By now, we’ve seen countless commentaries on the assumptions you have to make to justify paying $90+ for a share of LinkedIn Corporation (LNKD), including outrageous growth and sudden economies of scale factored into the margins. Instead of this backwards approach, let’s look at how an accurate, optimistic value should be calculated (and what that value is). In the words of CEO Jeff Weiner on IPO day, “It’s all about the fundamentals.”
Revenue. Using only the most recent quarter’s income, we extrapolate annual revenue to $376 million per year.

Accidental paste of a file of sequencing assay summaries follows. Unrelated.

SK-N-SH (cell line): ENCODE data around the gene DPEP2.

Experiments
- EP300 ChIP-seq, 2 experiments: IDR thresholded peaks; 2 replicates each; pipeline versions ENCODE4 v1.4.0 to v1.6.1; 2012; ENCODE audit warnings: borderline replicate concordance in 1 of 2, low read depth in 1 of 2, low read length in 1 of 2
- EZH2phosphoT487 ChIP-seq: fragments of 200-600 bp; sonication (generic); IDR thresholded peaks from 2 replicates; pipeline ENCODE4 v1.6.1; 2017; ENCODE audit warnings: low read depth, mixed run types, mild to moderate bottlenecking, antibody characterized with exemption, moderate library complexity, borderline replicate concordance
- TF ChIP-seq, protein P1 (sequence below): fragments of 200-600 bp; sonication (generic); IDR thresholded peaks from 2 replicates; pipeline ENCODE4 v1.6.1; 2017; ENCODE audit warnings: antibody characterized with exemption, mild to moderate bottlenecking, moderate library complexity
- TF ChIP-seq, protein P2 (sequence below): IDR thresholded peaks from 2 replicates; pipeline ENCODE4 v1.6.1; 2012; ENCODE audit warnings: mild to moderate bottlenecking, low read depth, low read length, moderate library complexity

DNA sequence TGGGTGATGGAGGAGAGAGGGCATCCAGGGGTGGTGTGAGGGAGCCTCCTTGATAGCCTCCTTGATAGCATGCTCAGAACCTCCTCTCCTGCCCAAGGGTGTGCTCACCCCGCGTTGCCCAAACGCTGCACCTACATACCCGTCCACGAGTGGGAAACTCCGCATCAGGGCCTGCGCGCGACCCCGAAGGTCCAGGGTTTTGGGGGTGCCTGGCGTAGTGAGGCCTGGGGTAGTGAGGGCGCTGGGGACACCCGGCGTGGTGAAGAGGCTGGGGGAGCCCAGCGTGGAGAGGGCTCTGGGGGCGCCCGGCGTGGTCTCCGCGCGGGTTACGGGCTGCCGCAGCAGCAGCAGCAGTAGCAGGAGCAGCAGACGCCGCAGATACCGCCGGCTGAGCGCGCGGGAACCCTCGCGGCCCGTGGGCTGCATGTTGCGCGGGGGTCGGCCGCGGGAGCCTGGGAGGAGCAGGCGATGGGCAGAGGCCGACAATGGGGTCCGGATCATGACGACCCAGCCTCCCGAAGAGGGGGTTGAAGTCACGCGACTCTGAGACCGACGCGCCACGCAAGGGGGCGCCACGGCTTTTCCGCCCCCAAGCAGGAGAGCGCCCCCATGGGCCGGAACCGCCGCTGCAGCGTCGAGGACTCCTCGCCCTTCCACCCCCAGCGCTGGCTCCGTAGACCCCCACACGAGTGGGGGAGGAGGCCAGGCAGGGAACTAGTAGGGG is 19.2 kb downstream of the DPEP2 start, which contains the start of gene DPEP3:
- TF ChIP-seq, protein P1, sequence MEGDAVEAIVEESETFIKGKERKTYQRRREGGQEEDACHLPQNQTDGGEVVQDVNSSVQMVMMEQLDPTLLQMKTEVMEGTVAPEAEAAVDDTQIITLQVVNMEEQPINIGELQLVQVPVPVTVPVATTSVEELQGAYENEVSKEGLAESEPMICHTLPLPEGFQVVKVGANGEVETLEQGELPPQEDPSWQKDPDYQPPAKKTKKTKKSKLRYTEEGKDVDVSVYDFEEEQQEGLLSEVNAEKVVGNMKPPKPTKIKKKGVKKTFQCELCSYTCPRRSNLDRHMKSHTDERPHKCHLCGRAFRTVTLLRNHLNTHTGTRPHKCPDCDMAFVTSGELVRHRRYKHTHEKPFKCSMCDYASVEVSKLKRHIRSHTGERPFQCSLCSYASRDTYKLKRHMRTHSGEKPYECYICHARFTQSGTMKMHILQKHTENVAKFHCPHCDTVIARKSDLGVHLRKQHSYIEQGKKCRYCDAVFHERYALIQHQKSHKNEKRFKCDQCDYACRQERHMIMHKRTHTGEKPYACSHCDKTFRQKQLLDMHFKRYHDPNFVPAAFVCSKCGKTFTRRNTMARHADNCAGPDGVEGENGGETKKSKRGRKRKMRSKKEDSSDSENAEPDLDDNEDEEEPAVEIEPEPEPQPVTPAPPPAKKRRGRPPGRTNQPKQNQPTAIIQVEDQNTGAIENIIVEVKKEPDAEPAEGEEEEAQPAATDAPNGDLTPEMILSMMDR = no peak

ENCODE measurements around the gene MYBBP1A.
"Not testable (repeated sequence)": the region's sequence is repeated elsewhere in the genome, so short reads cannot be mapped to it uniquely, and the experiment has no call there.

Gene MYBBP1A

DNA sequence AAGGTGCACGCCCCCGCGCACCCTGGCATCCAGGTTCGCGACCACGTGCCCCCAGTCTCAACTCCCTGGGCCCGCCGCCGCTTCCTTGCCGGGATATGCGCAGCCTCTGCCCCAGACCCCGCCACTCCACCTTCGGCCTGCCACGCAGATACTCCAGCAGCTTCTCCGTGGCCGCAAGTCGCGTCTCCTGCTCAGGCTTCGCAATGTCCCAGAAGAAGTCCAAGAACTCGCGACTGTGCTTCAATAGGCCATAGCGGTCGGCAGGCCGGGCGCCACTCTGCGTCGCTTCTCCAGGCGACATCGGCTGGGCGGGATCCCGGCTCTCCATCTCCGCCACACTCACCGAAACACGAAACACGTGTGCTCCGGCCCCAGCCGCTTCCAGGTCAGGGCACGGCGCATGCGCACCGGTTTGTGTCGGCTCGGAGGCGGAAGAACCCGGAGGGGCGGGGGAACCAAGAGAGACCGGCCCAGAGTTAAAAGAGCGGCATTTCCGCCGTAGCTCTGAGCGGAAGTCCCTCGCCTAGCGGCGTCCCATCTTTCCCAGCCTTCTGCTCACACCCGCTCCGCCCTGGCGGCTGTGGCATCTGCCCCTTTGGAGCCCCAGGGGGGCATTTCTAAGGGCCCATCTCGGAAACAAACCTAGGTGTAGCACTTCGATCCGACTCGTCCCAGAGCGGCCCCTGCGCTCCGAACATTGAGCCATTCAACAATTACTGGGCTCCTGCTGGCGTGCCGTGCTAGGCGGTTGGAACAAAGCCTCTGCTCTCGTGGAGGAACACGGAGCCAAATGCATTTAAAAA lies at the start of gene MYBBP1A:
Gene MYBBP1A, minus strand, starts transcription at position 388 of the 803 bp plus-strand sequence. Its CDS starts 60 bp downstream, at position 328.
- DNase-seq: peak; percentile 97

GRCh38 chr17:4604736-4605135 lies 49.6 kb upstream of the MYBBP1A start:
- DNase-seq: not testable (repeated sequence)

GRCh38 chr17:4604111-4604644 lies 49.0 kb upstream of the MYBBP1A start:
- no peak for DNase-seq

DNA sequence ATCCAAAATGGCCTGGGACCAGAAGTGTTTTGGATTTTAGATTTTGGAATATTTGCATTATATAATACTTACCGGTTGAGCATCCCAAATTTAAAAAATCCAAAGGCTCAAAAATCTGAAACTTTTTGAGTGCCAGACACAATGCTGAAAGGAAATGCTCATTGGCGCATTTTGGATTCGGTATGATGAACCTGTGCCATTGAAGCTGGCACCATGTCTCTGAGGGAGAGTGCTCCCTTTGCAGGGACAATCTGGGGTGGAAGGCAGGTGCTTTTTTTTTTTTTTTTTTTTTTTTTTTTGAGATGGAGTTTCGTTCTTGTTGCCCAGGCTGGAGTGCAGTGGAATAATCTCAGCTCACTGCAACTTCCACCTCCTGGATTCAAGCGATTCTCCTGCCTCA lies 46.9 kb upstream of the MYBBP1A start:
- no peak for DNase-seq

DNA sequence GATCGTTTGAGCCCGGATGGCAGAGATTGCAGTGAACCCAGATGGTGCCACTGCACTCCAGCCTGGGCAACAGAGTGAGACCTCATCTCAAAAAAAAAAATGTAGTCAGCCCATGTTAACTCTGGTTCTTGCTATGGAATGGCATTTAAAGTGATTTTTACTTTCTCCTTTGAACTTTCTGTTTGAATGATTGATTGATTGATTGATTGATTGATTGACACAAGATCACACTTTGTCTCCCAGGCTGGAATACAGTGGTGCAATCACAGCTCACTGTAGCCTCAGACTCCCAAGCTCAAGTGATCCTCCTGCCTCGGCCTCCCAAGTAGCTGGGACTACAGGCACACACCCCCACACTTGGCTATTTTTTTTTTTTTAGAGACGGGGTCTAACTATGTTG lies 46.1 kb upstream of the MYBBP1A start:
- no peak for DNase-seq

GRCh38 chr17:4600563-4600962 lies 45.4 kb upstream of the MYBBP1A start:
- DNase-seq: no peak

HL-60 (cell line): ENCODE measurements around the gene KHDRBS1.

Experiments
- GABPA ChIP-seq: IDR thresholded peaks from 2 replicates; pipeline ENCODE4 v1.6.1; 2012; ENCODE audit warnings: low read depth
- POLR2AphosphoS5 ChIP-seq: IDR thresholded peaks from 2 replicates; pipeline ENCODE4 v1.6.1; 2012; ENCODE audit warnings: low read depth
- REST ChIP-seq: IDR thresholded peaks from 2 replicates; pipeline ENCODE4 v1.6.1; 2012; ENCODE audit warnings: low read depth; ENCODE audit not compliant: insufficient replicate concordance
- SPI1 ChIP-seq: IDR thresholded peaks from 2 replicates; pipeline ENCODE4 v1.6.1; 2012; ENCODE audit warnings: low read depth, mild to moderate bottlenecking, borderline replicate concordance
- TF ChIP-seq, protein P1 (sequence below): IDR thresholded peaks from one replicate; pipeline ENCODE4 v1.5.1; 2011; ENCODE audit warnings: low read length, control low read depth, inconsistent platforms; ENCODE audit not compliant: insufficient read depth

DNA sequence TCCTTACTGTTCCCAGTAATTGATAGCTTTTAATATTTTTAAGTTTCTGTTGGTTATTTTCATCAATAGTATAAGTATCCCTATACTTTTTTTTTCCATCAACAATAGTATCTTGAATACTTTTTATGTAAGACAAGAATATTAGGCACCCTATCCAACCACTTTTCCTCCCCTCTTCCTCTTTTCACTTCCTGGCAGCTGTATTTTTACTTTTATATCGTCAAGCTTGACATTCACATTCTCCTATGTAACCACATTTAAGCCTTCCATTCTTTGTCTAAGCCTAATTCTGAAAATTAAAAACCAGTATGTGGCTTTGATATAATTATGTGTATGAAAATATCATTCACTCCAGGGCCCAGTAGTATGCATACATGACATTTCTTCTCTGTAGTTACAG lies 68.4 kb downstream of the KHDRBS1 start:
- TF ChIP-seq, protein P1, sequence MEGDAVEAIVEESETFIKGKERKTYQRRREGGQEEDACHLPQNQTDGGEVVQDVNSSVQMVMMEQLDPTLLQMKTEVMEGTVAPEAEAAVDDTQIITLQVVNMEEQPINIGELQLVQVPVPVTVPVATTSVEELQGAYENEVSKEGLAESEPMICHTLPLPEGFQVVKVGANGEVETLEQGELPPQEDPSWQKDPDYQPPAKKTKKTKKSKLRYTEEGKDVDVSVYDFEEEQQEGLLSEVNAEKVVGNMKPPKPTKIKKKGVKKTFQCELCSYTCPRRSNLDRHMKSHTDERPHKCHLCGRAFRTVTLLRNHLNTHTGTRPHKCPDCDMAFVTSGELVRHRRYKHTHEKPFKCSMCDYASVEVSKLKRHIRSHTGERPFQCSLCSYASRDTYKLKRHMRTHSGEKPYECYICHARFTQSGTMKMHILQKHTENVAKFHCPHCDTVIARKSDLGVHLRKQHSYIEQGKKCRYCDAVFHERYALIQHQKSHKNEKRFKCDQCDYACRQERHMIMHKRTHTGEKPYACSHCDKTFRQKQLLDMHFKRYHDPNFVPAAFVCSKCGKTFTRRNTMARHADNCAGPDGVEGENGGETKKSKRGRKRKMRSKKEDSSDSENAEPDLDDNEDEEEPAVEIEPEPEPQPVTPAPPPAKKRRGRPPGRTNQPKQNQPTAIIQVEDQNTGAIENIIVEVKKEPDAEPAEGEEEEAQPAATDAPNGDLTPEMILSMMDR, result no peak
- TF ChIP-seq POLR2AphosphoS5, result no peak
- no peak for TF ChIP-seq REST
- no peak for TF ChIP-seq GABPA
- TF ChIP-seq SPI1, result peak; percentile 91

Growth Rate. According to LinkedIn’s S-1 prospectus, it's expecting its growth rate to decline (from its current 76% level) in the future, which is understandable as a course of normal business maturity, so we assume a 10% drop in growth rate each year resulting in a four-year annualized growth rate of 61.5%.
Additionally, I would expect the most recent quarters to have some degree of inflated numbers because of a near-term push to polish up before the IPO.
Keep in mind that the $78.33 valuation assumes that everything goes right for the next four years (20% free cash flow margin, 61% growth). Any wrinkle in that execution dials the potential valuation back down towards the $30.53 level. And now the question becomes, even if you are optimistic on LinkedIn’s outlook, why would you be a buyer at the $78 level (or above) where there is no fundamental upside?